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San Diego County Co-Dependents Anonymous



The CoDA Service Conference recently approved the CLC motions to accept the revised Patterns and Characteristics and the new Recovery Patterns of Codependence as CoDA-endorsed material which are posted here and on the CoDA.org website. Additionally, the motion to retain the former Patterns and Characteristics of Codependence on the CoDA website was also approved, which permits CoDA local groups to continue to use the "I" format of these Patterns and Characteristics by group conscience, if that is the format they prefer. CLC appreciates the time and efforts local groups, delegates and other voting members of the CoDA fellowship expended in reviewing and considering the CLC motions.

 

Patterns and Characteristics of Codependence

The following checklist is offered as a tool to aid in self-evaluation. It may be particularly helpful to newcomers as they begin to understand codependency. It may aid those who have been in recovery a while to determine what traits still need attention and transformation.


Denial Patterns:

Codependents often. . .
     ·    have difficulty identifying what they are feeling.
     ·    minimize, alter, or deny how they truly feel.
     ·    perceive themselves as completely unselfish and dedicated to the well-being of others.
     ·    lack empathy for the feelings and needs of others.
     ·    label others with their negative traits.
     ·    can take care of themselves without any help from others.
     ·    mask their pain in various ways such as anger, humor, or isolation.
     ·    express negativity or aggression in indirect and passive ways.
     ·    do not recognize the unavailability of those people to whom they are attracted.


Low Self Esteem Patterns:

Codependents often. . .
     ·    have difficulty making decisions.
     ·    judge what they think, say, or do harshly, as never good enough.
     ·    are embarrassed to receive recognition, praise, or gifts.
     ·    value others’ approval of their thinking, feelings, and behavior over their own.
     ·    do not perceive themselves as a lovable or worthwhile person.
     ·    constantly seek recognition that they think they deserve.
     ·    have difficulty admitting that they made a mistake.
     ·    need to appear to be right in the eyes of others and will even lie to look good.
     ·    are unable to ask others to meet their needs or desires.
     ·    perceive themselves as superior to others.
     ·    look to others to provide their sense of safety.
     ·    have difficulty getting started, meeting deadlines, and completing projects.
     ·    have trouble setting healthy priorities.


Compliance Patterns:

Codependents often. . .
     ·    are extremely loyal, remaining in harmful situations too long.
     ·    compromise their own values and integrity to avoid rejection or anger.
     ·    put aside their own interests in order to do what others want.
     ·    are hypervigilant regarding the feelings of others and take on those feelings.
     ·    are afraid to express their beliefs, opinions, and feelings when they differ from those of others.
     ·    accept sexual attention when they want love.
     ·    make decisions without regard to the consequences.
     ·    give up their truth to gain the approval of others or to avoid change.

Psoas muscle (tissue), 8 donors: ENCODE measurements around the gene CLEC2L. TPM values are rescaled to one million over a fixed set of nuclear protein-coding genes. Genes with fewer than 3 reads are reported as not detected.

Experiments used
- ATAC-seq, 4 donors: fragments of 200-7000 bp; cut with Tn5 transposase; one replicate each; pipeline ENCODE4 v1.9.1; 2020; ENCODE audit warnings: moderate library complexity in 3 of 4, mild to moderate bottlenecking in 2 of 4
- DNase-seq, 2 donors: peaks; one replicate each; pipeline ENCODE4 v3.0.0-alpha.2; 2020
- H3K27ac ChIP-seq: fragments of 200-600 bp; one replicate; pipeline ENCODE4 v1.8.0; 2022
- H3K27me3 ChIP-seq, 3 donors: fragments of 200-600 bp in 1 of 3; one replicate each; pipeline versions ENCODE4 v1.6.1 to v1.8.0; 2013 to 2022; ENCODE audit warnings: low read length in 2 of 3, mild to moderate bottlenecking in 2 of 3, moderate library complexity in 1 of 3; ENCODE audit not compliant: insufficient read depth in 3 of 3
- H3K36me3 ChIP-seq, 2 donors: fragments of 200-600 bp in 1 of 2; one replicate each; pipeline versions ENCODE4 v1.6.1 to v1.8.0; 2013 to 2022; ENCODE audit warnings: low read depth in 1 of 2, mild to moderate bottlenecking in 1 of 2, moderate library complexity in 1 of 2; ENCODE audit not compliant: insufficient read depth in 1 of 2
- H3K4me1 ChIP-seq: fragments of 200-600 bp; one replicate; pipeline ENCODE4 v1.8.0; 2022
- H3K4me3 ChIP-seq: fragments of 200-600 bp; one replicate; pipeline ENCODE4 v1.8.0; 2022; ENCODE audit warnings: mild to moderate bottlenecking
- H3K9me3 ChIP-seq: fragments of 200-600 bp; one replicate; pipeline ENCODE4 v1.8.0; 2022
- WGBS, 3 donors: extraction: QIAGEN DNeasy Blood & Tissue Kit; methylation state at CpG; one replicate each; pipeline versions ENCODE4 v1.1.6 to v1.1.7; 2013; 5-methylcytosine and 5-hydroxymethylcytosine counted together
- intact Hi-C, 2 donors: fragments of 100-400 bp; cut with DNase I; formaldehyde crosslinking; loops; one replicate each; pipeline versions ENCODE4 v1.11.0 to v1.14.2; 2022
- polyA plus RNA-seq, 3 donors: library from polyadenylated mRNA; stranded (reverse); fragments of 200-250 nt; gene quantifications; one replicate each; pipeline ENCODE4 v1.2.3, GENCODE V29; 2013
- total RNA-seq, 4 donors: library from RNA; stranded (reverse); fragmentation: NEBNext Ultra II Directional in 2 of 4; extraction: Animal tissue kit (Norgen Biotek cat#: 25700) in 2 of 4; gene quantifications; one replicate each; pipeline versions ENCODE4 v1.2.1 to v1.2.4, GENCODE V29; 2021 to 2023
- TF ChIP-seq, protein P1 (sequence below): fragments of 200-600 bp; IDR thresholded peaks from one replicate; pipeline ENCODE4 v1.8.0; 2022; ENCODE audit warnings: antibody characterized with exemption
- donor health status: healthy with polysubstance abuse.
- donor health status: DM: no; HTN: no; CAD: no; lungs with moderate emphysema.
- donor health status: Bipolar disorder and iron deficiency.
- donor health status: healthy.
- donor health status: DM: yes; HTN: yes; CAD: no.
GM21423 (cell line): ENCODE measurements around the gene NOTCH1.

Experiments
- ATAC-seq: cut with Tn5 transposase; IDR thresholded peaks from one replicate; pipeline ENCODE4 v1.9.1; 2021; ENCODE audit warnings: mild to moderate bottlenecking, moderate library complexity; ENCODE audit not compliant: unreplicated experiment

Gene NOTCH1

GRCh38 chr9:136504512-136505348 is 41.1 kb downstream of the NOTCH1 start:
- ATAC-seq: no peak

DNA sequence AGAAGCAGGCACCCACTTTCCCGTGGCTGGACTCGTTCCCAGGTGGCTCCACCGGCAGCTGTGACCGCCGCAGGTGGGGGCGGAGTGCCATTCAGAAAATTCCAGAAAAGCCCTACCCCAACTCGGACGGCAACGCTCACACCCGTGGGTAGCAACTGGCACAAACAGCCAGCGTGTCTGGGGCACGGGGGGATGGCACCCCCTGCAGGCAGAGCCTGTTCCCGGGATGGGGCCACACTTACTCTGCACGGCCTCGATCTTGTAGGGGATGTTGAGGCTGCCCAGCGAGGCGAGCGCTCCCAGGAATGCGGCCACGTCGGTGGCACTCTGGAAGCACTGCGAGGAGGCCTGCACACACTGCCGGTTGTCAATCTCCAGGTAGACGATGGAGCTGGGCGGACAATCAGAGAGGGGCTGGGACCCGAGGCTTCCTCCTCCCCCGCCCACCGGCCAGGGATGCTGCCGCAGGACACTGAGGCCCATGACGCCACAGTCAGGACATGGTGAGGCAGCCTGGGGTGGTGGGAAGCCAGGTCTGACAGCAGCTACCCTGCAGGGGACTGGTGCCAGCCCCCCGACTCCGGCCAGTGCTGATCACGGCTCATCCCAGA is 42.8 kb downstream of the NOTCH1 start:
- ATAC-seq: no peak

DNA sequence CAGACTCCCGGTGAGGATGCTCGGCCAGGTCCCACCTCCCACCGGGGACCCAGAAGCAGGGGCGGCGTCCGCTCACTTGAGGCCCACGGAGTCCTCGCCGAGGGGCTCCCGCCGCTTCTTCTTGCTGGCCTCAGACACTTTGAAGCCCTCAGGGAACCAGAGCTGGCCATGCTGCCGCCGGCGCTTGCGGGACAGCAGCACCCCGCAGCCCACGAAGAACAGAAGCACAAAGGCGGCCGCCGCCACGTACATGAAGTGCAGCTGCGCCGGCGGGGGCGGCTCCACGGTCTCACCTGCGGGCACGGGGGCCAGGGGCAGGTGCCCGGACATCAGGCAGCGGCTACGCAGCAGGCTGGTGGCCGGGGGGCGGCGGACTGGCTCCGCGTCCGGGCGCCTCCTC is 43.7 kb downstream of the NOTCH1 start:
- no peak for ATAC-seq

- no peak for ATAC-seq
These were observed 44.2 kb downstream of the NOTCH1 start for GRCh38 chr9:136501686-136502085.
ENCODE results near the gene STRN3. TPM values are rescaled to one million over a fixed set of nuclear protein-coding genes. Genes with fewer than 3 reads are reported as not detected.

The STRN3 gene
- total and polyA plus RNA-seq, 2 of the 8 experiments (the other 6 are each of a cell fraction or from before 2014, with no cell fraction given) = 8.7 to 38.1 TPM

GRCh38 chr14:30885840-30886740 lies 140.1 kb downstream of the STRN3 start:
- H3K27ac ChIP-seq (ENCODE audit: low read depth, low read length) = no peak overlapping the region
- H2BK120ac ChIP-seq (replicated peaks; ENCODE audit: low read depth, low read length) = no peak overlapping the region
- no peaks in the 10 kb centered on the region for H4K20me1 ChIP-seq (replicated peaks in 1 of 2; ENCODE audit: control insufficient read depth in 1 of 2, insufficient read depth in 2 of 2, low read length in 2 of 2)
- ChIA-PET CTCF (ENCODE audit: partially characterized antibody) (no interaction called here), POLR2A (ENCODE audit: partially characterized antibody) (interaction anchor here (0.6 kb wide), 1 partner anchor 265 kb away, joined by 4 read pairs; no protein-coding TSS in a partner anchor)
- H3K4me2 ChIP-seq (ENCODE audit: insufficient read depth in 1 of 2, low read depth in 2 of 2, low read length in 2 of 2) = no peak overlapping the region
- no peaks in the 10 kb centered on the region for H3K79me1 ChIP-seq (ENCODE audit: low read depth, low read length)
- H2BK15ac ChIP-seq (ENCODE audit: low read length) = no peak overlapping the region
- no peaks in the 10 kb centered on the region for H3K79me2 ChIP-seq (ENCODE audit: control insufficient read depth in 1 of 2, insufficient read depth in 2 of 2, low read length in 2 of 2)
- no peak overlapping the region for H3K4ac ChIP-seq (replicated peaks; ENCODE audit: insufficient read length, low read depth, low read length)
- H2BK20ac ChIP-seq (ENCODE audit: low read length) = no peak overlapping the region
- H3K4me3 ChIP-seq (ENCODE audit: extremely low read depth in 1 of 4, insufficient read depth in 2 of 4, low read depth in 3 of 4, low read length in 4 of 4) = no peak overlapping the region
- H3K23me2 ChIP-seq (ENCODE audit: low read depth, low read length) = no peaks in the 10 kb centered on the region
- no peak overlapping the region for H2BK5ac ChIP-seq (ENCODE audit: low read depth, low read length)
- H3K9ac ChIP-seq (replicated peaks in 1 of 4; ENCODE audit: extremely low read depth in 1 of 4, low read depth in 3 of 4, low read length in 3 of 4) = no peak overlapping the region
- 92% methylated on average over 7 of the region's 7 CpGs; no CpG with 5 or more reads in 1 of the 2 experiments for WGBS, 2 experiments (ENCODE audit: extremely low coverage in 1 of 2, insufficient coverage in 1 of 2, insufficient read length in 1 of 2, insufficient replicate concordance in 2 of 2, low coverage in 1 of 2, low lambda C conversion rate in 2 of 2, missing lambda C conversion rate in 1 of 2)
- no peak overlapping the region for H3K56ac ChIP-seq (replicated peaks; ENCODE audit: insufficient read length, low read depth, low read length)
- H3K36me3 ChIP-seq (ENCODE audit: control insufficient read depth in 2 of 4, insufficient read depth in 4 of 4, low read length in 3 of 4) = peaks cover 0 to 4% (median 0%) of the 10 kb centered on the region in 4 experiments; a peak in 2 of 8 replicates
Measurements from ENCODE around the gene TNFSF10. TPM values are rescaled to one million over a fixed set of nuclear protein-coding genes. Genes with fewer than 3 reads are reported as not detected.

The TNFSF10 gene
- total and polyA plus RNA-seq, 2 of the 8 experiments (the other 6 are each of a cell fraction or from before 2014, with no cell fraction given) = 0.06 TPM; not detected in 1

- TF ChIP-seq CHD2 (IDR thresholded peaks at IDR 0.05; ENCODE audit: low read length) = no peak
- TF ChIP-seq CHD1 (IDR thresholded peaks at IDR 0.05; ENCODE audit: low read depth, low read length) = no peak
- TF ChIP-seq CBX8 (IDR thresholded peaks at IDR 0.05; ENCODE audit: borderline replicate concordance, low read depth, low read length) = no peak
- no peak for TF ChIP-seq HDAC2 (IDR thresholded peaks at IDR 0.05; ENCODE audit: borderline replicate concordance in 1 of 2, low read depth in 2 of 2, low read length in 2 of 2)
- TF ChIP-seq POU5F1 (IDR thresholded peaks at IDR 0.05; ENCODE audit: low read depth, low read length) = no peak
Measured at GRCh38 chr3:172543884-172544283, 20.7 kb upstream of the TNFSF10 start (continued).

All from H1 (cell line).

Control Patterns:

Codependents often. . .
     ·    believe most people are incapable of taking care of themselves.
     ·    attempt to convince others what to think, do, or feel.
     ·    they freely offer advice and direction to others without being asked.
     ·    become resentful when others decline their help or reject their advice.
     ·    lavish gifts and favors on those they want to influence.
     ·    use sexual attention to gain approval and acceptance.
     ·    have to be needed in order to have a relationship with others.
     ·    demand that their needs be met by others.
     ·    use charm and charisma to convince others of their capacity to be caring and compassionate.
     ·    use blame and shame to emotionally exploit others.
     ·    refuse to cooperate, compromise, or negotiate.
     ·    adopt an attitude of indifference, helplessness, authority, or rage to manipulate outcomes.
     ·    use terms of recovery in an attempt to control the behavior of others.
     ·    pretend to agree with others to get what they want.


Avoidance Patterns:

Codependents often. . .
     ·    act in ways that invite others to reject, shame, or express anger toward them.
     ·    judge harshly what others think, say, or do.
     ·    avoid emotional, physical, or sexual intimacy as a means of maintaining distance.
     ·    allow their addictions to people, places, and things to distract them from achieving intimacy in relationships.
     ·    use indirect and evasive communication to avoid conflict or confrontation.
     ·    diminish their capacity to have healthy relationships by declining to use all the tools of recovery.
     ·    suppress their feelings or needs to avoid feeling vulnerable.
     ·    pull people toward them, but when they get close, they push them away.
     ·    refuse to give up their self-will to avoid surrendering to a power that is greater than themselves.
     ·    believe displays of emotion are a sign of weakness.
     ·    withhold expressions of appreciation.



The Patterns and Characteristics of Codependency may not be reprinted or republished without the express written consent of Co-Dependents Anonymous, Inc. This document may be reprinted for use by members of the CoDA Fellowship.  

 

Copyright © 2010 Co-Dependents Anonymous, Inc. and its licensors - All Rights Reserved

 


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